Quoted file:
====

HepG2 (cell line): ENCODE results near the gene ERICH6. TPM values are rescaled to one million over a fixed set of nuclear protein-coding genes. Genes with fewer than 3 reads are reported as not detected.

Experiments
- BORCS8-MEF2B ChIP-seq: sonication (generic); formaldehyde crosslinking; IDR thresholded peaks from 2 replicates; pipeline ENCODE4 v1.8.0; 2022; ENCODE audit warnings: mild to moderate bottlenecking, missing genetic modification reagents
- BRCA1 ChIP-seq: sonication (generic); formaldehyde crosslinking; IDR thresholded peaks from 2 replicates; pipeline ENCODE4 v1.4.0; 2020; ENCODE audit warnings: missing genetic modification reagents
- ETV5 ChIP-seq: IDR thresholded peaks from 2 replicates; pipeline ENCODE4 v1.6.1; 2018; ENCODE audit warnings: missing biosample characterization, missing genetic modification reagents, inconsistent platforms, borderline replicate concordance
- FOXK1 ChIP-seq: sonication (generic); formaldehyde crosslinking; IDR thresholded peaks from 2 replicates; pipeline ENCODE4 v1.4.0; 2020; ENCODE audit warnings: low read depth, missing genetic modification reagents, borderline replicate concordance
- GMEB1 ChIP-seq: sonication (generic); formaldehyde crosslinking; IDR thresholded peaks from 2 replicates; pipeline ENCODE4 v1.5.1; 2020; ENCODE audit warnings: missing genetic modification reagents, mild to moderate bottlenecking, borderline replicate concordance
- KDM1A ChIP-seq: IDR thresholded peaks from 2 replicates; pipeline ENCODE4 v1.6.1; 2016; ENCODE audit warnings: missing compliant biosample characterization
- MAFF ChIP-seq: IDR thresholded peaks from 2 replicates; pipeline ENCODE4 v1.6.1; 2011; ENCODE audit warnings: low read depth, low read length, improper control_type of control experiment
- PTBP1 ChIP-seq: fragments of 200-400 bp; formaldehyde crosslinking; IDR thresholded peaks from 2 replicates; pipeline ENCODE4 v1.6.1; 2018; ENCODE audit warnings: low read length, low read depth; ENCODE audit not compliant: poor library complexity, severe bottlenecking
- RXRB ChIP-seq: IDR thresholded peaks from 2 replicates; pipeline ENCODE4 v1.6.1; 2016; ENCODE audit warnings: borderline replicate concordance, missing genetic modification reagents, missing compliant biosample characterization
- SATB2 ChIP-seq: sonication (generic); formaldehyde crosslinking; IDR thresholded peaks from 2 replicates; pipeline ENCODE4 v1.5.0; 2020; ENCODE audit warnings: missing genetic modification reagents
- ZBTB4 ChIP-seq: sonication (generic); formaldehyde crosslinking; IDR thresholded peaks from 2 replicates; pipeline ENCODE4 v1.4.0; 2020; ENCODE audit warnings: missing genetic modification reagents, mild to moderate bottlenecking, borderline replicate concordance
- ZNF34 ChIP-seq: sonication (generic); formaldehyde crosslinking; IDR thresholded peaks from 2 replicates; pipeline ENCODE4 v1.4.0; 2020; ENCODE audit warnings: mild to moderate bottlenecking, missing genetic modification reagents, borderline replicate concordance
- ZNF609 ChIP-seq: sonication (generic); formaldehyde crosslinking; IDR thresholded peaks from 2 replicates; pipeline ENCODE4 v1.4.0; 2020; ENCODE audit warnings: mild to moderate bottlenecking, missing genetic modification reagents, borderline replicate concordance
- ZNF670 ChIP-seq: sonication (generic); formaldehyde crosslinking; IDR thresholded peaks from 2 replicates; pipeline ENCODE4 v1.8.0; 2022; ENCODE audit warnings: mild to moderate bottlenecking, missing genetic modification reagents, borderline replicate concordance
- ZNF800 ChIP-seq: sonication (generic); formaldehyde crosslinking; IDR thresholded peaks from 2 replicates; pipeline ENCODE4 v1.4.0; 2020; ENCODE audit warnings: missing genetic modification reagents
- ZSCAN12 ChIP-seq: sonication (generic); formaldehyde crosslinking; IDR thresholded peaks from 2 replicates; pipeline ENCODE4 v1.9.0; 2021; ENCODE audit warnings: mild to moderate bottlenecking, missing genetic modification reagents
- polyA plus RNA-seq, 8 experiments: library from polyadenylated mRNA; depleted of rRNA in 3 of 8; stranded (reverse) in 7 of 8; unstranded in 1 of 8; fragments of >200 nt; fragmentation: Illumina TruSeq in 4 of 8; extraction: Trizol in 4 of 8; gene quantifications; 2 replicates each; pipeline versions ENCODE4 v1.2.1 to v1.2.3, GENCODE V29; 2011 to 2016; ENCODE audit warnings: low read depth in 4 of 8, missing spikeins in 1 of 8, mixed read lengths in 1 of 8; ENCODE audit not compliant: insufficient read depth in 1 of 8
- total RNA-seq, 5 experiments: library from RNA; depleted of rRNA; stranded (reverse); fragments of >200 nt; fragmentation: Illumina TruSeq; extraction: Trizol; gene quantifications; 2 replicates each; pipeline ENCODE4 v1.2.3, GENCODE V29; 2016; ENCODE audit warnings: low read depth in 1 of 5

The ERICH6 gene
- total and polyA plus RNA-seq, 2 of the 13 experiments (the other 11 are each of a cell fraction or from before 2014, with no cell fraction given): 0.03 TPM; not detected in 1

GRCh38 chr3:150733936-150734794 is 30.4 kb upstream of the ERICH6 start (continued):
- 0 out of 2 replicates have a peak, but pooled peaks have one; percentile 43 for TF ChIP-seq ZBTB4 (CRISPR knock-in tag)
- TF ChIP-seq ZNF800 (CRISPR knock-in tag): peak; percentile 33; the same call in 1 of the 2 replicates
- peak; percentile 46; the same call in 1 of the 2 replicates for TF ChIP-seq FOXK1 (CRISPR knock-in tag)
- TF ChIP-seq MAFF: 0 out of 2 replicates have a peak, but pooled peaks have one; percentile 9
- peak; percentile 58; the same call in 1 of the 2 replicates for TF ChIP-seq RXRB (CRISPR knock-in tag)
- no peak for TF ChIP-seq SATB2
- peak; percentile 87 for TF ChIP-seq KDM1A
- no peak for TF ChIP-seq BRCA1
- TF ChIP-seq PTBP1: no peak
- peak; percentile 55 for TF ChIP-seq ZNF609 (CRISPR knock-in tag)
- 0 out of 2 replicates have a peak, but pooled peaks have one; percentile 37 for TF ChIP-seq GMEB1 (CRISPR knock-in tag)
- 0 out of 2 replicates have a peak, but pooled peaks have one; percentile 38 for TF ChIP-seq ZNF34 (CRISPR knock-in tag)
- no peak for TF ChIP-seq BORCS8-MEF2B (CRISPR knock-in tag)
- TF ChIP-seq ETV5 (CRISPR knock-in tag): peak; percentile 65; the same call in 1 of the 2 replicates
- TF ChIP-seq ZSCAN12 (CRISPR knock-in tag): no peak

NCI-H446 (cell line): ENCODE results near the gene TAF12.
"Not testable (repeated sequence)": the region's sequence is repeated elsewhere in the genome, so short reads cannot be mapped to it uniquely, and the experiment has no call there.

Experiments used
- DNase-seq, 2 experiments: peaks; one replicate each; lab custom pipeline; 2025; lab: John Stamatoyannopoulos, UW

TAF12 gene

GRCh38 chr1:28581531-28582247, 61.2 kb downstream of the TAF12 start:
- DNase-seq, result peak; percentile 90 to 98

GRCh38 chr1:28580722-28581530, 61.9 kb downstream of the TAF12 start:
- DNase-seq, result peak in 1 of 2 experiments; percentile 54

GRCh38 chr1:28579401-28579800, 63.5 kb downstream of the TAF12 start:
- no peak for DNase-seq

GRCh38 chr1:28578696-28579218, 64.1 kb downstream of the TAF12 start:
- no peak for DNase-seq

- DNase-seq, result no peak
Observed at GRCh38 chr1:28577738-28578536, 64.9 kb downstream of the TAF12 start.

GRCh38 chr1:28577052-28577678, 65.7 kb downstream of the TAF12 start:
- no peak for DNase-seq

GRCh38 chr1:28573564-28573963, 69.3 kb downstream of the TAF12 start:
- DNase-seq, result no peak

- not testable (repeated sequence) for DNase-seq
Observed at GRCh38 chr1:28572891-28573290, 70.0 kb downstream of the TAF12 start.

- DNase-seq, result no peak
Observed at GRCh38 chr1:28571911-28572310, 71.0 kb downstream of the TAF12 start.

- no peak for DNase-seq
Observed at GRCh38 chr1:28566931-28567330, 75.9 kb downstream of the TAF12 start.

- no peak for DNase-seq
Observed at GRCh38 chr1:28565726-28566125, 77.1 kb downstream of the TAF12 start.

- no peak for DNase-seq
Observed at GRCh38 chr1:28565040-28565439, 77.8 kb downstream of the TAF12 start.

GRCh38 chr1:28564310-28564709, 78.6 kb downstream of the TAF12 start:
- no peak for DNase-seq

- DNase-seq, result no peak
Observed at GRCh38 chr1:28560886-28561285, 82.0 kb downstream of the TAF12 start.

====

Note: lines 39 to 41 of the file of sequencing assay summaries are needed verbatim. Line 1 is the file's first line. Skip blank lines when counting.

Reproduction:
NCI-H446 (cell line): ENCODE results near the gene TAF12.
"Not testable (repeated sequence)": the region's sequence is repeated elsewhere in the genome, so short reads cannot be mapped to it uniquely, and the experiment has no call there.

Experiments used